The Full Suburban: Staying in Haunted Amish and Airbnbs

I’ve been traveling quite a bit lately, so I’ve seen my fair share of Airbnbs. For those of you unfamiliar with what an Airbnb is, I’ll explain: People you hope aren’t serial killers will open up their homes or rental properties to you during your trip.

And then, for often much less than the cost of a hotel room, you can have access to things like multiple bedrooms, a kitchen, a washer/dryer, and leftover condiments in the fridge. The Airbnb concept is heaven for a large family like mine, and it’s a great alternative to expensive hotel rooms that usually don’t have enough space for us anyway.

When my family returned to the East last month for spring break, I had three main criteria for the Airbnbs we stayed in: they should be cheaper than a hotel; they must have excellent reviews; and they must be short at least one bed for our family size (saves money and builds character!).

The first Airbnb on our trip was the one that got me the most excited. It was right in the heart of Amish country – in Intercourse, Pennsylvania, to be exact – and was located on the top floor of a house occupied by a retired Amish-Mennonite couple.

From our upstairs window we could see farmland for miles and lots of horses and buggies driving by which absolutely blew my kids away. As we settled into our little apartment, I started opening doors to figure out what a closet was, what a bathroom was, etc., and was surprised when an unlocked door led directly to the house of our Airbnb hosts.

Clips of their conversation floated upstairs as I quickly closed and locked the door, wondering if they had as easy access to our apartment as we did to the rest of their house. A few minutes later, there was a brief knock on the outside door before Lena, the owner, let her say hello, which was both eerie and comforting.

One of the great things about staying at this Airbnb was that we had full access to the backyard, where the family had built a gigantic swing set that allowed my boys to swing higher than they legally should be. allowed for any human child. Lena’s grown daughter even came out to give my boys a hand.

The next morning, I walked into the modern – otherwise sparse – bathroom to take a shower. The Amish aren’t known for their commitment to great water pressure, and the first part of my shower was more like splashing in a drinking fountain than a good old 21st century rinse. Overall, though, we gave the Amish Airbnb a big thumbs up.

Another memorable Airbnb from our trip was the one we stayed in on our last night. The house itself was in a quiet neighborhood, but the interior was a bewildering cacophony of decorative inspiration.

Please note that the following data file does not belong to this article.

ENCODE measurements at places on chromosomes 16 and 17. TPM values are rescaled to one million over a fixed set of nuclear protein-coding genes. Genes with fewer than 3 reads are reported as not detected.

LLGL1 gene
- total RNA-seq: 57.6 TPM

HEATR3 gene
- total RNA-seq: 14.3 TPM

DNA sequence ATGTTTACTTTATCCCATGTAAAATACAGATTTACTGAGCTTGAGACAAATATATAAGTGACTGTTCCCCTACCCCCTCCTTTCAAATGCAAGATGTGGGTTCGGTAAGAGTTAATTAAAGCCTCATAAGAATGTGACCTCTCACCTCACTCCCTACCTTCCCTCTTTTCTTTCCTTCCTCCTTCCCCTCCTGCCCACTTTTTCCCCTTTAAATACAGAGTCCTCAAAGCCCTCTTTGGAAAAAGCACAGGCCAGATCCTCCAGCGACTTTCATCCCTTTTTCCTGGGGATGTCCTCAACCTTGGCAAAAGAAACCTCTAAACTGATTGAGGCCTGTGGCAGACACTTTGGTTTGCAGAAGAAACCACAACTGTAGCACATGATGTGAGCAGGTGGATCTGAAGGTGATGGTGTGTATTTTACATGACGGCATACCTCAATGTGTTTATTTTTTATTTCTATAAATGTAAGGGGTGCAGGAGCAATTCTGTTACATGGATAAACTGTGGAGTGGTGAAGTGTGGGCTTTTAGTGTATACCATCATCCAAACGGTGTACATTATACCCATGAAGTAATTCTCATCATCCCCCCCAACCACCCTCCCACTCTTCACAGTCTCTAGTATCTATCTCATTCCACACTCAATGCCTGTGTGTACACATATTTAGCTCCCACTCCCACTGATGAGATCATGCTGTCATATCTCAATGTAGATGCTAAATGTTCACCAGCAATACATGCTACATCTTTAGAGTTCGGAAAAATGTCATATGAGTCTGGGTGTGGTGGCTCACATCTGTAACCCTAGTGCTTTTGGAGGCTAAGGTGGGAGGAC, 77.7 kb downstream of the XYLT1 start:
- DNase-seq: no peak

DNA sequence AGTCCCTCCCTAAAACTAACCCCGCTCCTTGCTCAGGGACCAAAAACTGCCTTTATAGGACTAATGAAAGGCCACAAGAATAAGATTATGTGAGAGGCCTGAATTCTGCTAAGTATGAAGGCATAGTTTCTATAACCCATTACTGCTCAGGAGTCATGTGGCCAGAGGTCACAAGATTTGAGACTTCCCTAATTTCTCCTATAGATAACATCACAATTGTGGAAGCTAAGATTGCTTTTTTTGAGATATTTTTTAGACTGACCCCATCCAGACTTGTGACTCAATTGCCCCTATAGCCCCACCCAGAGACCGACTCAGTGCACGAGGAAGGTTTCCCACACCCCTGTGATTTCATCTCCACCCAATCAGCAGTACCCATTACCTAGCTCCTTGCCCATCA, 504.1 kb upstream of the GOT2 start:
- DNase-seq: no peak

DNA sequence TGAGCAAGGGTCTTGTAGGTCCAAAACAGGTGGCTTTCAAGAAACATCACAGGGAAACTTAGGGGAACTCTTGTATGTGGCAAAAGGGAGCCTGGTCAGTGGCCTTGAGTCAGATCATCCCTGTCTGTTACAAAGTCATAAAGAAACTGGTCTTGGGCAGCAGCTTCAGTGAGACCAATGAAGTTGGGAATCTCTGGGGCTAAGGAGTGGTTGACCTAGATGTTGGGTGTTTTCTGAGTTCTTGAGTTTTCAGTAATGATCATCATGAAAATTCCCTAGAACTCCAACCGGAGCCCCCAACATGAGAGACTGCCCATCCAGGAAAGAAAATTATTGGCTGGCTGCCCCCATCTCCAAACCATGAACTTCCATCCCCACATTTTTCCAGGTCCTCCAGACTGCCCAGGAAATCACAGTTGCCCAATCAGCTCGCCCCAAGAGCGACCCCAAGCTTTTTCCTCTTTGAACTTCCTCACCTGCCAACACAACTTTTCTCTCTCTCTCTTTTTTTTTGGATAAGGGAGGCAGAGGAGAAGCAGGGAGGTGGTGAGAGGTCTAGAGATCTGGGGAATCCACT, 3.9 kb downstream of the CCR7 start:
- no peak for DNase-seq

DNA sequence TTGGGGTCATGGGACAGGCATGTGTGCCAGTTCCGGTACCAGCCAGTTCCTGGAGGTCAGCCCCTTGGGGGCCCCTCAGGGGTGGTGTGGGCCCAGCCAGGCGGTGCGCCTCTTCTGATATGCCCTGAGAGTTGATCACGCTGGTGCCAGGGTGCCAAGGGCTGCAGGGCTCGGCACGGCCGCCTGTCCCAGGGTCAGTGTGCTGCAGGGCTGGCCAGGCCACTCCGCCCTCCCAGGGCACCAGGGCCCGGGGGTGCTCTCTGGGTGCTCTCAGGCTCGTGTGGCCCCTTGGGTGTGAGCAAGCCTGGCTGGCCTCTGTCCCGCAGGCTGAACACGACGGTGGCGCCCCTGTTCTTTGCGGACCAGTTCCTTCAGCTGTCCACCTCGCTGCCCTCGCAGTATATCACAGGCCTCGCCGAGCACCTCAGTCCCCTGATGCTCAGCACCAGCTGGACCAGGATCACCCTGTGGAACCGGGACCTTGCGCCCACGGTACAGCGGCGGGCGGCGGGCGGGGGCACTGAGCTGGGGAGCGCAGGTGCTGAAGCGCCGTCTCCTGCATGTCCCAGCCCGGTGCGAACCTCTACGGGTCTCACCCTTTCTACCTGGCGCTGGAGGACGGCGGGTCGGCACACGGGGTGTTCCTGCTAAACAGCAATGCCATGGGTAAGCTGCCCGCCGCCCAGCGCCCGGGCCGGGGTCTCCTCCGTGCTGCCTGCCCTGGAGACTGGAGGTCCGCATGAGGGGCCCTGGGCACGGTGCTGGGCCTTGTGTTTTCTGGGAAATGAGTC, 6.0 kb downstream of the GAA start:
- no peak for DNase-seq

“I can’t figure out what they’re doing with the rooms,” George remarked after looking around the place. “It’s like they try to have a theme, but then they put something in there that ruins it.”

For example: a room would be decorated with palms, Roman columns and a bust of Buddha. The next room would be adorned with elephants, a jungle scene and a copy of the Declaration of Independence. It was very strange. It didn’t help anyone that this house had a creepy basement, a feature none of the Dittos particularly like.

We all agreed that the basement was definitely the most likely place to be murdered on this trip, which was unfortunate, because I was the one who had to go there again and again. , to dry off a batch of towels we’d used at an indoor water park earlier in the day. Luckily, doing laundry in creepy basements isn’t new to me.

I did laundry in the spooky basement of the historic building where Logan and I lived when we first got married; I made it in the unfinished and most certainly haunted basement of our century-old craftsman when we lived on the South Hill; and now I was doing it in the rented house of someone I hoped wasn’t a serial killer.

You will be happy to know that we returned from this trip completely unscathed by murderers, for which I am grateful. And I continue to be a fan of Airbnbs, both for their convenience and for the quirky local flavor they add to any vacation. Leftover condiments from the fridge are just a bonus.

Julia Ditto shares her life with her husband, six children, and a random menagerie of farm animals in the Spokane Valley. She can be contacted at [email protected].

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